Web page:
|Along the Amalfi coast of Italy, grow uniquely fragrant and beautiful lemons, known as Sorrento lemons. Some are yellow, some green, some pink. Some are oval, some round – some tiny, others quite large. The region is justly famous for these lemons, which are sold at premium prices in and around the region – and from those lemons is made the sweet, greenish-yellow, liqueur known as limoncello. Now, limoncello has been made in Southern Italy since at least the 19th century, but recently it has enjoyed a new popularity –in a word, limoncello has become trendy.
Limoncello (pronounced lee-mohn-CHEH-loh) is best kept in the freezer where it becomes thick and syrup-y. It is piquant and refreshing, and may be served in a small glass as a palate cleanser or as an after-dinner drink over cracked ice. In days of old, it was commonly poured over cake slices – and it also may be tossed with fresh fruit or berries, or served over ice cream, or mixed in to flavor gelato. A few weeks ago, an article in the New York Times described the latest popular dish: babas (little brioche-like sweet yeast cakes) soaked in limoncello – now frequently served in Italian restaurants and apparently sold in glass jars in every other touristy shop along the Italian coast.
In that same article, the author included a recipe for limoncello, adapted from “Lemon Zest” by Lori Longbotham (Broadway Books), which appears below, slightly adapted for our format. Many recipes for this beverage call for a considerably longer resting time – up to 3 months, but a good deal of flavor is developed in this version, which requires only 15 days; allow it to stand longer, if you prefer.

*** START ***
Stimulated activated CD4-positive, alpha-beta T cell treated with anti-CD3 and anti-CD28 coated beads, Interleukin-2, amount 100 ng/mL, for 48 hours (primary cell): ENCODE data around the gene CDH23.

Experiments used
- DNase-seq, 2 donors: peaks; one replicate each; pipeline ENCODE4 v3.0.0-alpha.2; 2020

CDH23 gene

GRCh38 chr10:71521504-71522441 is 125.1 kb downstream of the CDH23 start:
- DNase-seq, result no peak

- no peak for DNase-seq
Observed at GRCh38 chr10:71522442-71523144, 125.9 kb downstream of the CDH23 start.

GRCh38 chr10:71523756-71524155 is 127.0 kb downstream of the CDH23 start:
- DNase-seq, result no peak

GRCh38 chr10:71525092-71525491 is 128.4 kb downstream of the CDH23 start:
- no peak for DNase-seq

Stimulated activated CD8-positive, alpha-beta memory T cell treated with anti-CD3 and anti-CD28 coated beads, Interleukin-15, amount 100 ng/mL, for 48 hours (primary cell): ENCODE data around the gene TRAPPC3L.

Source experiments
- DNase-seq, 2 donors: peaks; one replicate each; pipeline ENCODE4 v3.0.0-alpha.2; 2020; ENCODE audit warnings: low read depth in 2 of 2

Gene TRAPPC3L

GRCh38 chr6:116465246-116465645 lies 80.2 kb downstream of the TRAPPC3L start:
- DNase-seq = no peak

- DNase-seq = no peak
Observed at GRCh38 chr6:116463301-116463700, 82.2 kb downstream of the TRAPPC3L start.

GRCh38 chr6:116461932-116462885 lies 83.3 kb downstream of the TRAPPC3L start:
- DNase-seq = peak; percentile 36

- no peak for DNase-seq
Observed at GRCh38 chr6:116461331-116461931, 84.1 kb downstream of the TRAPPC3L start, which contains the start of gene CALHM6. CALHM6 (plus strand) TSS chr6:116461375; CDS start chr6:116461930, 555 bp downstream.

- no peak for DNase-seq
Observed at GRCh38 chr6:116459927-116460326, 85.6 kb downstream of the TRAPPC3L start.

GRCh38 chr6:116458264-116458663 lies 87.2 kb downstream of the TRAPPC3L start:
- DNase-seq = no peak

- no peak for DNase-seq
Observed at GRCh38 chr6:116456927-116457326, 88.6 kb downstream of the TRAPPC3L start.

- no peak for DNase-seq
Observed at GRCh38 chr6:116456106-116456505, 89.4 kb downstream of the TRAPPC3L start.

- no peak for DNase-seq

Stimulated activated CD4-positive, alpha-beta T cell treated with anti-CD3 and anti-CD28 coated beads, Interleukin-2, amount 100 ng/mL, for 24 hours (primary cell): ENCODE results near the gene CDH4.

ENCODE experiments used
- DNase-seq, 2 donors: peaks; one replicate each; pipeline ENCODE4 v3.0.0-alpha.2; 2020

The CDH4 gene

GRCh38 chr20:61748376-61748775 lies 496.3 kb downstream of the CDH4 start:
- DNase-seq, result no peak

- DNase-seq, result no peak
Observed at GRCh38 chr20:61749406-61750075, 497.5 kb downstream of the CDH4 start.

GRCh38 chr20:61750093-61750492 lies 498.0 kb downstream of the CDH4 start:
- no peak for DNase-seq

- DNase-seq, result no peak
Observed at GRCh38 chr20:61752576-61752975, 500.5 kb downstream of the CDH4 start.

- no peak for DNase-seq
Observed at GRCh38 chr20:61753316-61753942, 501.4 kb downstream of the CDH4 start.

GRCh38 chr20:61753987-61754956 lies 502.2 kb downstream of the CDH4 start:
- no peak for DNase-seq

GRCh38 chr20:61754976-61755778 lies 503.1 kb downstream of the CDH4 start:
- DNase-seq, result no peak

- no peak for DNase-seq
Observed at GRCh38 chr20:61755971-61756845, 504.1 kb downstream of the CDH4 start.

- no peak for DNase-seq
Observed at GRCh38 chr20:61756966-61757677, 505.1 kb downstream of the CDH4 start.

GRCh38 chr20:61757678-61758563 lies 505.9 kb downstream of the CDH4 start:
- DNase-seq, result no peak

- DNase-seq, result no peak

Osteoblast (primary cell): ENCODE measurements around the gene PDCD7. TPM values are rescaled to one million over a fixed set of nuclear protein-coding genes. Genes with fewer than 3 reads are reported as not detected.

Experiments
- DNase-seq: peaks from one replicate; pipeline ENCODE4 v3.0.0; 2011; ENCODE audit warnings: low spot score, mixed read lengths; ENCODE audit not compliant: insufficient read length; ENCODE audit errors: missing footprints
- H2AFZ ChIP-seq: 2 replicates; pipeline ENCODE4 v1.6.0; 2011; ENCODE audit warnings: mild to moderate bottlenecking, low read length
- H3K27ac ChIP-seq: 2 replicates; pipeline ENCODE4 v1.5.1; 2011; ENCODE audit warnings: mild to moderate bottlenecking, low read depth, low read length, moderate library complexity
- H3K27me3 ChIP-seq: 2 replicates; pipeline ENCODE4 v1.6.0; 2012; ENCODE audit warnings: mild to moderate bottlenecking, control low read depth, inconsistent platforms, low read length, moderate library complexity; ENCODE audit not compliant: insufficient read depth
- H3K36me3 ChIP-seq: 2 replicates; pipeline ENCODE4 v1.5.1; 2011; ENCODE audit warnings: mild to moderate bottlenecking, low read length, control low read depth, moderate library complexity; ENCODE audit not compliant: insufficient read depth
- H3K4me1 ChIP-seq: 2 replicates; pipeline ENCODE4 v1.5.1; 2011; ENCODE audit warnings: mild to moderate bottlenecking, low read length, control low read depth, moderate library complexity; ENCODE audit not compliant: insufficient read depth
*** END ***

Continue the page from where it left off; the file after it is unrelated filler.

|MAKES 2 FULL-SIZE BOTTLES (EACH ABOUT 750 MILLILITERS, OR ABOUT 3 CUPS)
1 750 milliliter bottle, vodka – preferably 100-proof
1 1/2 cups, sugar
3 cups, spring water
|Using a vegetable peeler, remove the zest (colored part of the peel) from the lemons, being careful not to include any of the white pith – which is bitter.
Place the zest in a half-gallon jar with a tight-fitting lid, and add the vodka. Cover, and allow to stand at room temperature for 10 days, or until the zest is pale and the vodka has turned a deep yellow color.
Strain the liquid into a large glass bowl, leaving the zest in the strainer.
In a saucepan, bring 3 cups of water to a boil with the sugar – stirring until the sugar is dissolved. Boil for 3 minutes. Pour the hot sugar syrup over the zest in the strainer into a heatproof bowl. Discard the zest; allow the liquid to cool.
Add the cooled syrup to the vodka, forming the liqueur. Pour this mixture into bottles with tight-fitting lids, and allow to stand for 5 days. Store in the freezer.
Tip from our listener Patsy: [This is a faster method, and easier, too!}
Grate washed lemons to make 2 tablespoons, zest (about 4 lemons)
[Note: Patsy uses a rasp-type, microplane zester & says it takes
about two minutes to do this]
2 cups, sugar
1 bottle (750 ml), vodka
12 tablespoons, lemon juice
Combine grated peel, sugar & vodka in a pan & heat, stirring often until mixture
reaches 125-130 degrees (Use an instant read thermometer). Allow to cool. When cool, add the juice to the mixture & pour into bottles.
Allow to rest in a cool dark place for 1 week, then pour through a strainer lined with 2 layers of damp cheesecloth into a bowl. Finally return the liqueur to clean bottles. Store in freezer.
From our listener Jonathan: Use Meyer lemon zest and add a vanilla bean!